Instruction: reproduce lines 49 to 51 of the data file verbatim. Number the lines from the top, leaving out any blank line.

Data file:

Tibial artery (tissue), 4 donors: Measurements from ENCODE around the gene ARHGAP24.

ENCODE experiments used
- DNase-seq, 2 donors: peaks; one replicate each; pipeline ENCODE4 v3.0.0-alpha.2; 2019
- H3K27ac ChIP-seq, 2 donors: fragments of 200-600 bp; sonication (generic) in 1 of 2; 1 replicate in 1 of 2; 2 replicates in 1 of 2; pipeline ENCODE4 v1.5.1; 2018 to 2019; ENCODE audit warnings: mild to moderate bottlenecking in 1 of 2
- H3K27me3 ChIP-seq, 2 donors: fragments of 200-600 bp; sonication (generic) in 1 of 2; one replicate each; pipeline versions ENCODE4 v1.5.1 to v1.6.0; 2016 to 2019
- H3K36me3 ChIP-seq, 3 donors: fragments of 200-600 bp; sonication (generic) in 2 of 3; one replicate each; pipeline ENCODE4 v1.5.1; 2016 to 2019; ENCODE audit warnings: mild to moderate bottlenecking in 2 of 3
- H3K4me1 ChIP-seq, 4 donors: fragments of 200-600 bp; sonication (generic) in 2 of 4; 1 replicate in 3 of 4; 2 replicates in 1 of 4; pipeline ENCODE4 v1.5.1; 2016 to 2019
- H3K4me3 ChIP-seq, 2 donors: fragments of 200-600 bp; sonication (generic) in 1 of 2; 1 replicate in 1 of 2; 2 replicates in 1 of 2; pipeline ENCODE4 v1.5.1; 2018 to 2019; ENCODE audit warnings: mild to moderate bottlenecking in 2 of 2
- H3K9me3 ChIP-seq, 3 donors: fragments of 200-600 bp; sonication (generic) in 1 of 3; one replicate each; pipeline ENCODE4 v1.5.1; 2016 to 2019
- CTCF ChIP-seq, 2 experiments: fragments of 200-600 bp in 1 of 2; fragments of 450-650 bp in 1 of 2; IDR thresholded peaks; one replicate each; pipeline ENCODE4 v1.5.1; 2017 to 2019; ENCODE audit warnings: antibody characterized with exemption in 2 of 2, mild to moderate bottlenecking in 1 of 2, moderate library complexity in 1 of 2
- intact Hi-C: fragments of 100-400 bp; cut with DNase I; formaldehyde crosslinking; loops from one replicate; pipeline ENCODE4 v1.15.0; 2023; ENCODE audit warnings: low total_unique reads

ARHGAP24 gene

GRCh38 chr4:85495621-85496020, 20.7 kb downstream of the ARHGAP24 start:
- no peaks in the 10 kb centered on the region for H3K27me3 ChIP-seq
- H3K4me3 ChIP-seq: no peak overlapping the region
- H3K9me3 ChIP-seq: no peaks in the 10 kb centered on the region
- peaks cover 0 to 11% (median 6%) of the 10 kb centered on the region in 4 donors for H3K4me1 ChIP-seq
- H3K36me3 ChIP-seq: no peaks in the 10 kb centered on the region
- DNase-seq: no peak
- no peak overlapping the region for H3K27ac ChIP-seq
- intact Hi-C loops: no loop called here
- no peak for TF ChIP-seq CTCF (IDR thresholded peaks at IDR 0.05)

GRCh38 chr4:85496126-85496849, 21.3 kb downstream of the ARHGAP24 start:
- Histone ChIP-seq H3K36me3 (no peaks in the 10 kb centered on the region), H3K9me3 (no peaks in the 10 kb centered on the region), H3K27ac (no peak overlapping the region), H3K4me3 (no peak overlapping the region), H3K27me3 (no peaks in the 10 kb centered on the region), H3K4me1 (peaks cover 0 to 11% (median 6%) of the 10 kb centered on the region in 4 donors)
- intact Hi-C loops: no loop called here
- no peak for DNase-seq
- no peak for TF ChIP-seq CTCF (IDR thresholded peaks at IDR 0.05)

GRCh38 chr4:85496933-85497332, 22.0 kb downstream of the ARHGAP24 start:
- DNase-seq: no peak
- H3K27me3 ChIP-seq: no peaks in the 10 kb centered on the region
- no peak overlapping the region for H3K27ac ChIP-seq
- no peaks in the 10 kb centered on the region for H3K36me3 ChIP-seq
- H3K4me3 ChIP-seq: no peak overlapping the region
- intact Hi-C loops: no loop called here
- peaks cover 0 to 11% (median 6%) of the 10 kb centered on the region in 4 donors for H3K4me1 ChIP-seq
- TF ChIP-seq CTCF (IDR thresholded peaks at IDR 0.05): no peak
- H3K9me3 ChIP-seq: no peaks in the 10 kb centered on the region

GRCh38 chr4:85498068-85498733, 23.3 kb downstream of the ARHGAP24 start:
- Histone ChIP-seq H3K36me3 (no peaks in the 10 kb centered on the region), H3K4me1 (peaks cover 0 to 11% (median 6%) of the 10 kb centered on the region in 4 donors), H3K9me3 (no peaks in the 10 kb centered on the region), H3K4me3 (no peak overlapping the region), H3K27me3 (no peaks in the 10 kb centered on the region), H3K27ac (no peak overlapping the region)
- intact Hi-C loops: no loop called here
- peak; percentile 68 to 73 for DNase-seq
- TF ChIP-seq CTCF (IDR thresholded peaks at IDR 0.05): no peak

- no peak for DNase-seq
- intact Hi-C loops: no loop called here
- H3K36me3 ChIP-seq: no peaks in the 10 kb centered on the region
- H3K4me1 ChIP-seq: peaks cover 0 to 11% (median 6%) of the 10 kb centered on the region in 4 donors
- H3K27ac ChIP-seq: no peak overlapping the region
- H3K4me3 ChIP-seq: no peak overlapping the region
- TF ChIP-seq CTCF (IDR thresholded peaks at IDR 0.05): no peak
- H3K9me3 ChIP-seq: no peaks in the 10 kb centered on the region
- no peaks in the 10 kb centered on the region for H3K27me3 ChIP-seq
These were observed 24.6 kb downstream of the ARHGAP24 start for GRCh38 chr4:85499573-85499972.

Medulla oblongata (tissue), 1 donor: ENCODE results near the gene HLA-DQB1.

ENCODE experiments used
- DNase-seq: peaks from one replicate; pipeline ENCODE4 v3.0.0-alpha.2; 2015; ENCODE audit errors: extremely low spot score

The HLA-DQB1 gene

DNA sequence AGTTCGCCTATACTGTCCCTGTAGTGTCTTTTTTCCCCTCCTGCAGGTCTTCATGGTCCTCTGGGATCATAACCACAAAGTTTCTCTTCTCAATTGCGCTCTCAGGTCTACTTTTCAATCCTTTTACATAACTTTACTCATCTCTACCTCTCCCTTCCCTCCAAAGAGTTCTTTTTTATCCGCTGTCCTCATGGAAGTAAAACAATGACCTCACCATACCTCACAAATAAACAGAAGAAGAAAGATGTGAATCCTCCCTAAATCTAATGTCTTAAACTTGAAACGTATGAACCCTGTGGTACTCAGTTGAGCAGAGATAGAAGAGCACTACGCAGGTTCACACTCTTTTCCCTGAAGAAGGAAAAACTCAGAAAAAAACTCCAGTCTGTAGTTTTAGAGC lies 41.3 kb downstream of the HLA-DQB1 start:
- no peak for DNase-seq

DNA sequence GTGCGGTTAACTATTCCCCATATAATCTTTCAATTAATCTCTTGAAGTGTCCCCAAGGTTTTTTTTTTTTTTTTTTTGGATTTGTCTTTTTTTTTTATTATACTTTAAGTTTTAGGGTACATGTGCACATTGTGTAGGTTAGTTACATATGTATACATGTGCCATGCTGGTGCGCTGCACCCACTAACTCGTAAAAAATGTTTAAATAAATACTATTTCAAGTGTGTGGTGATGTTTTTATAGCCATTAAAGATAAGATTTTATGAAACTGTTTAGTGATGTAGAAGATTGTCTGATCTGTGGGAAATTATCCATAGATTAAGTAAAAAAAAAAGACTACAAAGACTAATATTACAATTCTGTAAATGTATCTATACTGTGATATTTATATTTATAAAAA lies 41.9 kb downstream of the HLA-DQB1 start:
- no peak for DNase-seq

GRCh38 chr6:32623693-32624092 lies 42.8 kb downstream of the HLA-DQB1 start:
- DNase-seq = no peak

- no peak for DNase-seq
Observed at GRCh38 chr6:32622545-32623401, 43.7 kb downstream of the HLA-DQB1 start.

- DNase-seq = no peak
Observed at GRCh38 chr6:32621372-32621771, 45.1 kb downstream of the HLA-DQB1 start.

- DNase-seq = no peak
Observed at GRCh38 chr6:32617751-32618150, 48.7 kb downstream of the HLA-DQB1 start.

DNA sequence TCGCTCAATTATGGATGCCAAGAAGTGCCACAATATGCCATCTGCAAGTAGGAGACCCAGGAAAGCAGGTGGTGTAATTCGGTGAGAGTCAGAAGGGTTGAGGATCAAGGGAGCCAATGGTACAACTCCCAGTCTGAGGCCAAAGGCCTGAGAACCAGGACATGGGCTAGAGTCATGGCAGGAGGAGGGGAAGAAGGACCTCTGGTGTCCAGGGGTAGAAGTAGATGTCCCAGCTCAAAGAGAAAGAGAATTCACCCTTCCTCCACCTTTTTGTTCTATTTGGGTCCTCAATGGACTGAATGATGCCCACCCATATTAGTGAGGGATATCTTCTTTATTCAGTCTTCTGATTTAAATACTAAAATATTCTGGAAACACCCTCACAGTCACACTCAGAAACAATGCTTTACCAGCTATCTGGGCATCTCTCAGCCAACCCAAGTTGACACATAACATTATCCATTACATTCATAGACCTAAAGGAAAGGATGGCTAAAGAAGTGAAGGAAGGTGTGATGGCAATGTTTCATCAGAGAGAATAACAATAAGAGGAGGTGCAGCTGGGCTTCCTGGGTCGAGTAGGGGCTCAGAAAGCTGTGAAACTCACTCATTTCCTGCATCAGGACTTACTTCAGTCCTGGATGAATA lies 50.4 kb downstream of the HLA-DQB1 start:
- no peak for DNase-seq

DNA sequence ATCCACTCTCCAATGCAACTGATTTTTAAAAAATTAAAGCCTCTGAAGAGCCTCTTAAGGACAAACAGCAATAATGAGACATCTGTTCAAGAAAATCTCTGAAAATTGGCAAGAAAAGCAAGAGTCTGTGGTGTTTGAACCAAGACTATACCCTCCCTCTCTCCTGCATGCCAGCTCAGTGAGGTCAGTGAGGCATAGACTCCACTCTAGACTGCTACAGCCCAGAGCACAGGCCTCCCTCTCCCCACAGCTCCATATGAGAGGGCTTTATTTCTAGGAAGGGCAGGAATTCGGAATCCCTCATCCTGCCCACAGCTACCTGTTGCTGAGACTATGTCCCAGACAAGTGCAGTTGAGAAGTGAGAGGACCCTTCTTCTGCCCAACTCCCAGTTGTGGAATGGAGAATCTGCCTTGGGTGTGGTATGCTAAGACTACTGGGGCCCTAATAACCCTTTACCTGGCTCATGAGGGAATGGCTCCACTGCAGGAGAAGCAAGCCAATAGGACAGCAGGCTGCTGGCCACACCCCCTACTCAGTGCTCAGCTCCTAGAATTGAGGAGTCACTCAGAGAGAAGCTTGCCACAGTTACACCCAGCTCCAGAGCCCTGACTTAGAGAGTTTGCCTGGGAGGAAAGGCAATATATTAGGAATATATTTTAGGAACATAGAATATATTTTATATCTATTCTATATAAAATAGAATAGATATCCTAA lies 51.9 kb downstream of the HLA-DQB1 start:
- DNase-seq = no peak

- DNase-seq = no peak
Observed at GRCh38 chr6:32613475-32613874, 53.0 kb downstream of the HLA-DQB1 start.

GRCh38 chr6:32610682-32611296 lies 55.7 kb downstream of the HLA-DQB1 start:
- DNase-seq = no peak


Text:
- TF ChIP-seq CTCF (IDR thresholded peaks at IDR 0.05): no peak
- H3K9me3 ChIP-seq: no peaks in the 10 kb centered on the region
- no peaks in the 10 kb centered on the region for H3K27me3 ChIP-seq